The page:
One teen is conducting social experiments to prove his theory that dress codes are sexist.
In a series of videos posted on TikTok, Drew Jarding, 17, from Illinois, wears the same outfits as his female friends to school to see who will get written up for violating the dress code.
"I wanted to see what would happen where it’s a guy and a girl wearing basically the same thing," Jarding told "Good Morning America." "I have a platform, and I wanted to put it to good use."
The idea for the videos stemmed from years of watching his female friends get in trouble while boys at school seemed to fly under the radar, Jarding, who’s now a high school senior, said.
"Ever since I had been going to high school, I saw all of my female friends get pulled aside for things that didn’t really make sense to me," he said. "For example, having shoulders exposed -- I’ve worn plenty of sweater vests and so on that showed my shoulders."
Jarding makes sure the outfits he and his friends wear are almost exactly the same, though oftentimes he’ll choose clothes that are more revealing to further prove his point.
His first video, which has since been taken down, shows him and his friend Kenzie Crimmins wearing similar outfits to school. Crimmins is wearing leggings and a crop top while Jarding has on an even shorter crop top and shorts cut above the knee. In the end, only Crimmins is written up for violating the dress code.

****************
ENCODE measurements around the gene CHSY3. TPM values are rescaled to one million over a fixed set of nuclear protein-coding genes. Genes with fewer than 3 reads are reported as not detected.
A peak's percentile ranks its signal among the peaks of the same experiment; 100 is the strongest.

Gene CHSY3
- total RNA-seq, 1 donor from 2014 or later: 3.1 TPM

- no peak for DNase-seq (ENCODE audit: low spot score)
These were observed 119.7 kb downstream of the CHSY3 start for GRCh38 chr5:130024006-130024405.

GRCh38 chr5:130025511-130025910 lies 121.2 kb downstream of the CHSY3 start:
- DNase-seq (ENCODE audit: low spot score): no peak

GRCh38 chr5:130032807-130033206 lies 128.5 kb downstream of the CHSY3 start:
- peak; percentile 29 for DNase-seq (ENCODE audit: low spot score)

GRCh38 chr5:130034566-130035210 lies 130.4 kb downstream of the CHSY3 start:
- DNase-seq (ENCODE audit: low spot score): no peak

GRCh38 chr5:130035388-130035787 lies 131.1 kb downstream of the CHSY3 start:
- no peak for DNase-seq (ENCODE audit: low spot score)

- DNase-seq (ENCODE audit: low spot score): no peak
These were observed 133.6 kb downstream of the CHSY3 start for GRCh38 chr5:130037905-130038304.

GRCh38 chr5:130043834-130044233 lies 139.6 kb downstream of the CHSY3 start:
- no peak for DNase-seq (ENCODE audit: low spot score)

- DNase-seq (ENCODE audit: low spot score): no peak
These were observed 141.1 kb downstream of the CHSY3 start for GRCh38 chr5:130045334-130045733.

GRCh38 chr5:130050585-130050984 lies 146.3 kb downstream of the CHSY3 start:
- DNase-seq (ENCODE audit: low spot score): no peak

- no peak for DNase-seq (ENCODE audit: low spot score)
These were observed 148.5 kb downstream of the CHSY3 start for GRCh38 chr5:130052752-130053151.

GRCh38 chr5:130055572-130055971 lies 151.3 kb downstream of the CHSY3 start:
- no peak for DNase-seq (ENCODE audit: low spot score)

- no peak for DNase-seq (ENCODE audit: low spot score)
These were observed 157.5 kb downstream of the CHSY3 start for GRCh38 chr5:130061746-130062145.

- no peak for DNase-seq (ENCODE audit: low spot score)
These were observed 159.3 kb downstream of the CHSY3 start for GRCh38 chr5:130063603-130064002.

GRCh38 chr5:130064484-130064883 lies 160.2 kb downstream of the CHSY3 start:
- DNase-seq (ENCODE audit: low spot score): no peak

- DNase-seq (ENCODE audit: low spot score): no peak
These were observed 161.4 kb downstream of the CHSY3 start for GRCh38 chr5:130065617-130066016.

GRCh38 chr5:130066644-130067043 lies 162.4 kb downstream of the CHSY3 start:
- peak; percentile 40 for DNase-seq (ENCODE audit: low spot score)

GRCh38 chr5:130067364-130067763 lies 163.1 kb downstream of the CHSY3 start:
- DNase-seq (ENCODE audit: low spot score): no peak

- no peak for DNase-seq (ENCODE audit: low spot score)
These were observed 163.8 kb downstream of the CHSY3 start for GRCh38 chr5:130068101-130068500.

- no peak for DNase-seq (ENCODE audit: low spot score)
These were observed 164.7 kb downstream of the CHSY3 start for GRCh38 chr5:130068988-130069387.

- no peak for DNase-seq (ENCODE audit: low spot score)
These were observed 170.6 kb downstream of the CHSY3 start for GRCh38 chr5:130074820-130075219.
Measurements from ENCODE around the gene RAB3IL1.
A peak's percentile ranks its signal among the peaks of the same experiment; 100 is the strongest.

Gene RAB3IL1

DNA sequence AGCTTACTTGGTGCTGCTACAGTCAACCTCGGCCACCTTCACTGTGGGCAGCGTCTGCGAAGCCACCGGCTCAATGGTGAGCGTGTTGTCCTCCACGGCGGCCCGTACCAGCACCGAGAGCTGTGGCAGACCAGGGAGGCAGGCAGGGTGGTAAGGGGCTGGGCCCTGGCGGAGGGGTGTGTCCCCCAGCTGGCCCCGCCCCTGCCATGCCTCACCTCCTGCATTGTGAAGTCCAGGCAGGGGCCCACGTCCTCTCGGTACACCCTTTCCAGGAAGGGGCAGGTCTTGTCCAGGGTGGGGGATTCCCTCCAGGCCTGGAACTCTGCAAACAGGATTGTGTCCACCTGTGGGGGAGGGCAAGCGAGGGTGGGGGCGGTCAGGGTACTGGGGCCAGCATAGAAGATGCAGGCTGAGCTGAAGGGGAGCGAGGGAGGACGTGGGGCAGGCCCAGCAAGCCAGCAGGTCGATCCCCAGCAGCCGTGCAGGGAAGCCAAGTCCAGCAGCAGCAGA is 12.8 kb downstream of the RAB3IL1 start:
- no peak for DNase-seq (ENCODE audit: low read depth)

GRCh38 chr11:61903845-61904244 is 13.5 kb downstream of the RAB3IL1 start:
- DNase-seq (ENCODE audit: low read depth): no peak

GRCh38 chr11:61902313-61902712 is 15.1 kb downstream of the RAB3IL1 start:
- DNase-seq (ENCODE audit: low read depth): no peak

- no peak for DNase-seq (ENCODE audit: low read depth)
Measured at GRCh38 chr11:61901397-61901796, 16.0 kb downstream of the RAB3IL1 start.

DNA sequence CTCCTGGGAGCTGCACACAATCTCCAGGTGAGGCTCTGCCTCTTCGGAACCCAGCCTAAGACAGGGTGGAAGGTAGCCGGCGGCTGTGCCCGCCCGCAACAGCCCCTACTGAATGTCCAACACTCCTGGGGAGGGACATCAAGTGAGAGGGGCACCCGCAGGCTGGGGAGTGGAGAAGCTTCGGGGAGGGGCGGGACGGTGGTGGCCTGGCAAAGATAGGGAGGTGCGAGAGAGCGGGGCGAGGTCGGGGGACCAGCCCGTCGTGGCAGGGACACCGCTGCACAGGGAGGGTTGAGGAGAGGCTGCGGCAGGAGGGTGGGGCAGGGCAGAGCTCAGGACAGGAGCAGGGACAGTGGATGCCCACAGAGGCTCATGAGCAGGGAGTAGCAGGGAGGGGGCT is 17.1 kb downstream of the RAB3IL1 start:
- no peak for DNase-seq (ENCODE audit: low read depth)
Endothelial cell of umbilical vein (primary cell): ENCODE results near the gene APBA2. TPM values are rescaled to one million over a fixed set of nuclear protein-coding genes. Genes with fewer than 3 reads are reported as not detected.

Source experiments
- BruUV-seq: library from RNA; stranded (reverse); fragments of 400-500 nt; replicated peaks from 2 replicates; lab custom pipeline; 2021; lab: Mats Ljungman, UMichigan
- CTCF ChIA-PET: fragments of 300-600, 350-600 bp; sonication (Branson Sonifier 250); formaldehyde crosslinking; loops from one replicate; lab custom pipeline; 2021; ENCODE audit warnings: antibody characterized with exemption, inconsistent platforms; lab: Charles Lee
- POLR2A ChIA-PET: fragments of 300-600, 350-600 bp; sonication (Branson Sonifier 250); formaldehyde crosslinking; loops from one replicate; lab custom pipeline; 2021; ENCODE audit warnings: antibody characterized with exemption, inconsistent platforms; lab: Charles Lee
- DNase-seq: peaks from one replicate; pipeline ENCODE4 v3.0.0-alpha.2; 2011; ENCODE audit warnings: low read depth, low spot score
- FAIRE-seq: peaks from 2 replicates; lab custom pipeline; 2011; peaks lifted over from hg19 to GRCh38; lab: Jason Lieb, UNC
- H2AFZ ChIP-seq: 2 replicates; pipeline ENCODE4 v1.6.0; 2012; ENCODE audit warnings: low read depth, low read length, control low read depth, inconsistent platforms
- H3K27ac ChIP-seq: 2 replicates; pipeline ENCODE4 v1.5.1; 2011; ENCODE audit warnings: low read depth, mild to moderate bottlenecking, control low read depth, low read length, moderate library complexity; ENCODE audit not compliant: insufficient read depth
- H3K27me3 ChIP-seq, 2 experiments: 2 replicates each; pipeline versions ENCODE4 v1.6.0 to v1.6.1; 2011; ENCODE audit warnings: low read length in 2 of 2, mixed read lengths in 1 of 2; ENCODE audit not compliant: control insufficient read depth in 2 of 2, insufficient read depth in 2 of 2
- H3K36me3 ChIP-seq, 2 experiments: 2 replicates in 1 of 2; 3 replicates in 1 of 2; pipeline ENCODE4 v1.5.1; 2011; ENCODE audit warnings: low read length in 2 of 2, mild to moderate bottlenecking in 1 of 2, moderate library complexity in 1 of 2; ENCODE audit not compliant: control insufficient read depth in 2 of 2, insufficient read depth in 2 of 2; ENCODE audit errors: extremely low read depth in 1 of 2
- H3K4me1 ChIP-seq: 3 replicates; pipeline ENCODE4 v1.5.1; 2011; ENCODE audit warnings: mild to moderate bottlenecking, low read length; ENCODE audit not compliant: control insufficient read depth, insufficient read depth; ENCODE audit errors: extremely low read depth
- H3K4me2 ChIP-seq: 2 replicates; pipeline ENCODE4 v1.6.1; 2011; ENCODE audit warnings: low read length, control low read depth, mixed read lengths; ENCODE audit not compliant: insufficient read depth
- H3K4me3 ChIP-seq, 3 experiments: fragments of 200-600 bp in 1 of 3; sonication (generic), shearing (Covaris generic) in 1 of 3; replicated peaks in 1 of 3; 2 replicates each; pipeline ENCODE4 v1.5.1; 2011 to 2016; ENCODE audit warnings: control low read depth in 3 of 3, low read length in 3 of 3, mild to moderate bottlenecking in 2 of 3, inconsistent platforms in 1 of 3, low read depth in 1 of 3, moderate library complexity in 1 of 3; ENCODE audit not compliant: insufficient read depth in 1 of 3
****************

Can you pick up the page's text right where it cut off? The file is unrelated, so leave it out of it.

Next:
"I wasn’t really taken by surprise, but it definitely opened my eyes," Crimmins, 17, told "GMA."
According to Crimmins, students may be asked to cover up, and if they have nothing on hand to do that with, they may be sent home to change and are expected to return. Students receive written warnings for dress code violations, and after a certain number of violations, the punishment is taken further.
Jarding noted that even prior to filming the videos, he’s never been written up for a dress code violation.
"All of my high school career I’ve worn these outfits," he said. "They were all in my closet."
Even when Jarding’s been directly in front of a teacher, principal or other staff member while wearing clothes that normally would’ve violated the dress code, he said he’s never been reprimanded.
"They didn’t say anything to me," Jarding said. "Nobody has ever said anything to me."
In another video, Jarding tests his theory with two different girls. The first is wearing pants and a tank top, while the other and Jarding are both wearing shorts and crop tops. The first friend is written up before second period, and the other is written up while standing right next to Jarding.
"I had always known this issue was prevalent in schools all around the world, so it wasn’t necessarily a shock," Jarding said. "It was a wake-up call."